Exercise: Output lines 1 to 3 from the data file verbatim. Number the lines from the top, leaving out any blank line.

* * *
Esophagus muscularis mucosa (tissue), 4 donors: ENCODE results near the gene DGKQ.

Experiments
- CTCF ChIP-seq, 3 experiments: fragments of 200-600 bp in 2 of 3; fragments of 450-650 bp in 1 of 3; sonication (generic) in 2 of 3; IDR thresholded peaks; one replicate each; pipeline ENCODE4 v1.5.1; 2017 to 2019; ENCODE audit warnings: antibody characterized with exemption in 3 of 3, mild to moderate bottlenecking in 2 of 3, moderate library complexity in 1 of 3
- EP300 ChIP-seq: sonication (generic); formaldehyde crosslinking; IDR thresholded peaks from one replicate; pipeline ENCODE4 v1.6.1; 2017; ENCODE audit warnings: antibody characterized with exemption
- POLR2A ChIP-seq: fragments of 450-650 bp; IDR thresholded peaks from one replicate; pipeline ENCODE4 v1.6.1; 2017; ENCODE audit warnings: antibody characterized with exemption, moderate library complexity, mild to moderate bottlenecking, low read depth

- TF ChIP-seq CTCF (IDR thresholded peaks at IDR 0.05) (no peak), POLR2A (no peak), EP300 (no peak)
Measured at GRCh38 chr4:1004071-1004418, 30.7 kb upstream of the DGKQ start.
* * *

Esophagus muscularis mucosa (tissue), 4 donors: ENCODE results near the gene DGKQ.

Experiments
- CTCF ChIP-seq, 3 experiments: fragments of 200-600 bp in 2 of 3; fragments of 450-650 bp in 1 of 3; sonication (generic) in 2 of 3; IDR thresholded peaks; one replicate each; pipeline ENCODE4 v1.5.1; 2017 to 2019; ENCODE audit warnings: antibody characterized with exemption in 3 of 3, mild to moderate bottlenecking in 2 of 3, moderate library complexity in 1 of 3